I was telling my daughter, Olivia, about how she used to sit in my lap and copy me.
When I said, “AYYYY.” She said, “AYYYY.”
I said, “Beeee.”
And she said, “Beeee.”
You get where this is going, so we won’t run through the entire alphabet. Although, it’s worth mentioning that my favorite letter from her was “Eeffff” because she said it with a saucy shake of her head.
The other night she didn’t remember those alphabet lessons on our couch at the old house on Blair Street.
“Not at all?” I said.
She shook her head, and I thought, I need to keep telling her the story.
I don’t know the ethical implications of planting memories that already should be there, and I don’t really care. It’d take a mountain of scientific evidence to get me to stop.
Those alphabet days mean a lot to me, and I’d like her to know about them. Call it dad’s privilege.
One of the games we sometimes play at the dinner table is “Tell me a beach memory,” where someone does exactly that.
For example, we get to relive our boogie-board-palooza experience from summer 2012, when a good, tiring time was had by all.
Variations on the game include “Tell me a Nana and Grandpa Fay memory” and “Tell me a Grandma and Pops memory.”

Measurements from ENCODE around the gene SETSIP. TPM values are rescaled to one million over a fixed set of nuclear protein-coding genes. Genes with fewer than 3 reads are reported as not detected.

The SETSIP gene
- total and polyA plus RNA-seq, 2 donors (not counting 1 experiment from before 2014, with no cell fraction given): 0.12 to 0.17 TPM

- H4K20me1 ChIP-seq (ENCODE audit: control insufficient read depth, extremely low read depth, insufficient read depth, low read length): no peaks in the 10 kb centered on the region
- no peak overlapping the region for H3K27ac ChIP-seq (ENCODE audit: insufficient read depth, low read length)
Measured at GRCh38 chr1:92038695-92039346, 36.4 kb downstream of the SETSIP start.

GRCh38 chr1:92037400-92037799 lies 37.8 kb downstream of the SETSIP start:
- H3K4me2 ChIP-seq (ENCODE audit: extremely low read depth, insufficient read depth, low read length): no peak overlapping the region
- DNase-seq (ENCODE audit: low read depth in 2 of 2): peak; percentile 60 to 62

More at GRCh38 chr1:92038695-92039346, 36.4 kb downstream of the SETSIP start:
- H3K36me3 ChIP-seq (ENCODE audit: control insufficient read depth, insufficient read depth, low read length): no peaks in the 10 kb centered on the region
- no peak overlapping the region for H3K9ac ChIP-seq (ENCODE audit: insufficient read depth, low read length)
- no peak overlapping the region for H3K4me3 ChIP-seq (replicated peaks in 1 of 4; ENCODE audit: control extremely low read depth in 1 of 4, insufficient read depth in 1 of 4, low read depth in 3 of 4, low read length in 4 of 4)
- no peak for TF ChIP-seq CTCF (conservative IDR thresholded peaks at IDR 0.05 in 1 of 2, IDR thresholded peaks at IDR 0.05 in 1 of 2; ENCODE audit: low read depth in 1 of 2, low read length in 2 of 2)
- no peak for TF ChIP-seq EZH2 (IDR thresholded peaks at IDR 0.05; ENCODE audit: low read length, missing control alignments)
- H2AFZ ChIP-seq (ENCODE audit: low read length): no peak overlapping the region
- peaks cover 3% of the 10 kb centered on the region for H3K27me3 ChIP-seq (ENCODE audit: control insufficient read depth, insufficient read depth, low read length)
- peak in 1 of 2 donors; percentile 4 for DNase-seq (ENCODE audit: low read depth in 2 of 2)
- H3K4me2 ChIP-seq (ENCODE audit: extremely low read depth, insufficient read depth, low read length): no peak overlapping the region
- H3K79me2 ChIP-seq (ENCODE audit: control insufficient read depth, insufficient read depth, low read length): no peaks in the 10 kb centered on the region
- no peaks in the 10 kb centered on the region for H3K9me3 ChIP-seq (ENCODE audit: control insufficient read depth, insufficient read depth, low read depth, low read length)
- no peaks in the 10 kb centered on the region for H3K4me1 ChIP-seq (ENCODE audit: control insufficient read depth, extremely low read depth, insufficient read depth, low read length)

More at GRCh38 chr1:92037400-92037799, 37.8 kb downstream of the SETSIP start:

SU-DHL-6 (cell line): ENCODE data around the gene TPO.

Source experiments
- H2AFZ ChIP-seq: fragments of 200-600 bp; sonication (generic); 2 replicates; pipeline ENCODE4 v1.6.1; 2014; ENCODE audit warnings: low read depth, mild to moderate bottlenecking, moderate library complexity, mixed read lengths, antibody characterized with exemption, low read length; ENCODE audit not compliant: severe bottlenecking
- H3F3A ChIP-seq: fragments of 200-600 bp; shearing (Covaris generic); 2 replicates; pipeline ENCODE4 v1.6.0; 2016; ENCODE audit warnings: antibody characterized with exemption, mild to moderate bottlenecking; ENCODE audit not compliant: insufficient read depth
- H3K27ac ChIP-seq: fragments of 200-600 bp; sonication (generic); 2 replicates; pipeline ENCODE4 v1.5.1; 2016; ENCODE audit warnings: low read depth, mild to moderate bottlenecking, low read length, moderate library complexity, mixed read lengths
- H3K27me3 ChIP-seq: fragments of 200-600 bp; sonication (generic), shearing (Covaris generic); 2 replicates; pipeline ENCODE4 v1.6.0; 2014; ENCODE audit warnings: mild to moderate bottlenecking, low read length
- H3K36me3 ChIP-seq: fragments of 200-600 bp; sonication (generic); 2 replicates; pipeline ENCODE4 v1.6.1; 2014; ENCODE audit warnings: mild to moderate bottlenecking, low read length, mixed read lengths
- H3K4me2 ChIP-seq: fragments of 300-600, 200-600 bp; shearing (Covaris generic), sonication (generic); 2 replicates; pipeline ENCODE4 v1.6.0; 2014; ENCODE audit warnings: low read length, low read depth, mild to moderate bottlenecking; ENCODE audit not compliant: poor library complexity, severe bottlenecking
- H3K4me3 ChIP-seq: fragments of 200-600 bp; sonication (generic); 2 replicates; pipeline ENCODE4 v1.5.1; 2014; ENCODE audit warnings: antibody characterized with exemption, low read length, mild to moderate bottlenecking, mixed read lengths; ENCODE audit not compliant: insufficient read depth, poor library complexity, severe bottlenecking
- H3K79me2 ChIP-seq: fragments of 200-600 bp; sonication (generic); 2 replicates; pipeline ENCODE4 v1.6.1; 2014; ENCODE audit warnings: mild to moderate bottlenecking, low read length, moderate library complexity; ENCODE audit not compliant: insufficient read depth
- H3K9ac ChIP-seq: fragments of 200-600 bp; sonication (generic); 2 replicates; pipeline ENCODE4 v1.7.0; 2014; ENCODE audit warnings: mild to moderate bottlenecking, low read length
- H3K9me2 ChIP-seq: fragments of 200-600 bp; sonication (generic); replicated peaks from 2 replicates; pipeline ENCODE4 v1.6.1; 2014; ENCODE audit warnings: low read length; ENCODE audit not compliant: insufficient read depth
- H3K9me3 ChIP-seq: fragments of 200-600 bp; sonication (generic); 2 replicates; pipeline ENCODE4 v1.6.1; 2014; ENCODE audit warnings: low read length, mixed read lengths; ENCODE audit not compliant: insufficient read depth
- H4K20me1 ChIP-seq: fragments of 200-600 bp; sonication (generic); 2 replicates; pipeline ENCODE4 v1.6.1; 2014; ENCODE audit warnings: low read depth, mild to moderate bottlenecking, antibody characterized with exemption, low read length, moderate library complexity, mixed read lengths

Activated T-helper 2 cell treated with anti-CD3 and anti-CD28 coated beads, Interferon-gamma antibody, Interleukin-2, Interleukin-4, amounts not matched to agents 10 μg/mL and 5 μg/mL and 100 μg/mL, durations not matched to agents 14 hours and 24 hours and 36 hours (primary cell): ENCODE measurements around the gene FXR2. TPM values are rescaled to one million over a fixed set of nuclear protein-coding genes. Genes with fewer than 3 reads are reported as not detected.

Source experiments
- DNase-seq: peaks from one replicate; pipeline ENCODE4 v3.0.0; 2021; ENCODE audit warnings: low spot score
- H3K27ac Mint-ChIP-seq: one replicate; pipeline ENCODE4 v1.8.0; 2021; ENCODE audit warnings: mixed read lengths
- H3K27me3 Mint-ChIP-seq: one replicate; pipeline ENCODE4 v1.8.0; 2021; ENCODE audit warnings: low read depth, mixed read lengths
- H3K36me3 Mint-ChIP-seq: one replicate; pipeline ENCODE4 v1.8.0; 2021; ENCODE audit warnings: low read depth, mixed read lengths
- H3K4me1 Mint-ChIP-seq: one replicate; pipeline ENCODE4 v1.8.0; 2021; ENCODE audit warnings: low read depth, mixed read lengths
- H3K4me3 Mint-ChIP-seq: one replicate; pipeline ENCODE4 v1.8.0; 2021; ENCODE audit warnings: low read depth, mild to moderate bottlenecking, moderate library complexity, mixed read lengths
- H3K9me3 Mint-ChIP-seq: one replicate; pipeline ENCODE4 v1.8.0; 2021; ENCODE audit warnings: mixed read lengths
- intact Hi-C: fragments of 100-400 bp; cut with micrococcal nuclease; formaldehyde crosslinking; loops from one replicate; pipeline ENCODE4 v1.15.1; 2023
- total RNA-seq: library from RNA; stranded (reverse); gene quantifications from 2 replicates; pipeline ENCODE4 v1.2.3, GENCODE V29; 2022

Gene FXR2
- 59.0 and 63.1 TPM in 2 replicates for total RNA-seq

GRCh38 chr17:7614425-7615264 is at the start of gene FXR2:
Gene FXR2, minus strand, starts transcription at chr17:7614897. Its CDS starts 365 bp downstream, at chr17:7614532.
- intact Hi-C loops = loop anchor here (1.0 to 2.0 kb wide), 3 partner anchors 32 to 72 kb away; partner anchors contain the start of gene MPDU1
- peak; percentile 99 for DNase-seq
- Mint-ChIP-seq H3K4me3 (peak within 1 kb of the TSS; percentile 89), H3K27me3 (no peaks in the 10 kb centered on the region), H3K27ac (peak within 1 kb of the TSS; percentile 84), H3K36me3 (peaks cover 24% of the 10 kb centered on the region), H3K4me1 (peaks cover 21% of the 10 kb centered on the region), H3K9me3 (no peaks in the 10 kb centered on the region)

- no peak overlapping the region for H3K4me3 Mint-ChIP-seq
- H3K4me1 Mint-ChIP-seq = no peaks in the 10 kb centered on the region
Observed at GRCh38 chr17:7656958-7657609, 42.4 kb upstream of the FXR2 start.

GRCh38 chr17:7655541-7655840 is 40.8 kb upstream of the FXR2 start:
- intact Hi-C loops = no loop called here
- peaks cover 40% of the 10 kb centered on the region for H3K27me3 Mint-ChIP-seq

Again, you get the point, but I need to add “Tell me a Granddad memory” because it’s just good policy to give grandparents equal mention.
The memory game passes the time at the table, and it’s often a trusty distraction when the kids are squabbling.
I suppose the game is my attempt to reinforce the good times we’ve had as a family so they’re firmly anchored.
Anxiety probably drives it on some level. We never know how long we’ll have together. A day could come when we can’t make new memories. That’d hurt more than I want to contemplate, but life would go on. Hopefully, it’d go on with as much of the good stuff as possible.
I don’t care to anchor the bad stuff, which every family has. That is, I’m assuming every family has run through its share of emotional minefields.
I figure those memories will stick no matter what I do, which might be another reason to focus on the positive when the moment allows.
One of my favorite implanted memories for my daughter is one that never went away. We’ve repeated it since it happened.
Olivia was dressed as a bee for Halloween, and at one of the last houses when her pumpkin bag was filled with candy, she said, “I a bee. I scary.”
Good gracious, mercy me, if I’m fortunate enough to attend her wedding someday, I’ll stand with my glass raised high and a tear in my eye and toast the scariest bee a father’s ever had the privilege to escort through childhood.
M. Scott Morris is a Daily Journal feature writer. Contact him at (662) 678-1589 or firstname.lastname@example.org.